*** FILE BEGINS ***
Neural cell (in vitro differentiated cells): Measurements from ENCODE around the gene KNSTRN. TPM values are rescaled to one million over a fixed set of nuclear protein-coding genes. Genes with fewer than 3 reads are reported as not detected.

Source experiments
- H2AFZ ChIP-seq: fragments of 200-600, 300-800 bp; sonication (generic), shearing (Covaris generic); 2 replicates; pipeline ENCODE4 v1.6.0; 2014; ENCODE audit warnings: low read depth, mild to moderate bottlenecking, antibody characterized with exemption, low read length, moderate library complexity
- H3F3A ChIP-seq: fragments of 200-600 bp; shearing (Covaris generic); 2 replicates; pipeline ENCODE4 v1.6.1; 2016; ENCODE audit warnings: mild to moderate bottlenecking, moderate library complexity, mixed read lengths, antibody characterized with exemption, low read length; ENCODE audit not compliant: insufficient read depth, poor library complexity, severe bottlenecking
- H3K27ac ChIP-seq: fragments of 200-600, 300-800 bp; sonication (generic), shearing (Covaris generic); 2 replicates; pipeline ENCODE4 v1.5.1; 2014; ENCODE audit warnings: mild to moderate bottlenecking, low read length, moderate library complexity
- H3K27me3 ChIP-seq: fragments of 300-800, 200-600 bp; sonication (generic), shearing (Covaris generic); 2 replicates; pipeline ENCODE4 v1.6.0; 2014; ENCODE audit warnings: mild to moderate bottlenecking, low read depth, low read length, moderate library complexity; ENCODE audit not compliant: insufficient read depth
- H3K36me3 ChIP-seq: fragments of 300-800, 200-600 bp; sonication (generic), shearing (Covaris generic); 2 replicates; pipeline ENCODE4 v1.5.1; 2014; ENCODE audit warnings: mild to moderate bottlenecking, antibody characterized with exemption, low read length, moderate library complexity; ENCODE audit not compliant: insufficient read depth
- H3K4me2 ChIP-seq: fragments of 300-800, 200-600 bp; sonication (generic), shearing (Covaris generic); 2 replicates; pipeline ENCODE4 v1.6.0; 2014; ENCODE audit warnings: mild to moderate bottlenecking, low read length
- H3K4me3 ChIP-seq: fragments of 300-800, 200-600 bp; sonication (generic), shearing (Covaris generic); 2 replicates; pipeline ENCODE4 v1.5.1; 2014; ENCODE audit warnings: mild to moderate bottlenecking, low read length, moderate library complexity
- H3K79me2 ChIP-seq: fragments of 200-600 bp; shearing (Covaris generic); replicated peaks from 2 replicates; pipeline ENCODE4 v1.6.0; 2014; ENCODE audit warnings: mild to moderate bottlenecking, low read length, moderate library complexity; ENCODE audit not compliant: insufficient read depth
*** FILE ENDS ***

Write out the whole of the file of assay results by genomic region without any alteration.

Neural cell (in vitro differentiated cells): Measurements from ENCODE around the gene KNSTRN. TPM values are rescaled to one million over a fixed set of nuclear protein-coding genes. Genes with fewer than 3 reads are reported as not detected.

Source experiments
- H2AFZ ChIP-seq: fragments of 200-600, 300-800 bp; sonication (generic), shearing (Covaris generic); 2 replicates; pipeline ENCODE4 v1.6.0; 2014; ENCODE audit warnings: low read depth, mild to moderate bottlenecking, antibody characterized with exemption, low read length, moderate library complexity
- H3F3A ChIP-seq: fragments of 200-600 bp; shearing (Covaris generic); 2 replicates; pipeline ENCODE4 v1.6.1; 2016; ENCODE audit warnings: mild to moderate bottlenecking, moderate library complexity, mixed read lengths, antibody characterized with exemption, low read length; ENCODE audit not compliant: insufficient read depth, poor library complexity, severe bottlenecking
- H3K27ac ChIP-seq: fragments of 200-600, 300-800 bp; sonication (generic), shearing (Covaris generic); 2 replicates; pipeline ENCODE4 v1.5.1; 2014; ENCODE audit warnings: mild to moderate bottlenecking, low read length, moderate library complexity
- H3K27me3 ChIP-seq: fragments of 300-800, 200-600 bp; sonication (generic), shearing (Covaris generic); 2 replicates; pipeline ENCODE4 v1.6.0; 2014; ENCODE audit warnings: mild to moderate bottlenecking, low read depth, low read length, moderate library complexity; ENCODE audit not compliant: insufficient read depth
- H3K36me3 ChIP-seq: fragments of 300-800, 200-600 bp; sonication (generic), shearing (Covaris generic); 2 replicates; pipeline ENCODE4 v1.5.1; 2014; ENCODE audit warnings: mild to moderate bottlenecking, antibody characterized with exemption, low read length, moderate library complexity; ENCODE audit not compliant: insufficient read depth
- H3K4me2 ChIP-seq: fragments of 300-800, 200-600 bp; sonication (generic), shearing (Covaris generic); 2 replicates; pipeline ENCODE4 v1.6.0; 2014; ENCODE audit warnings: mild to moderate bottlenecking, low read length
- H3K4me3 ChIP-seq: fragments of 300-800, 200-600 bp; sonication (generic), shearing (Covaris generic); 2 replicates; pipeline ENCODE4 v1.5.1; 2014; ENCODE audit warnings: mild to moderate bottlenecking, low read length, moderate library complexity
- H3K79me2 ChIP-seq: fragments of 200-600 bp; shearing (Covaris generic); replicated peaks from 2 replicates; pipeline ENCODE4 v1.6.0; 2014; ENCODE audit warnings: mild to moderate bottlenecking, low read length, moderate library complexity; ENCODE audit not compliant: insufficient read depth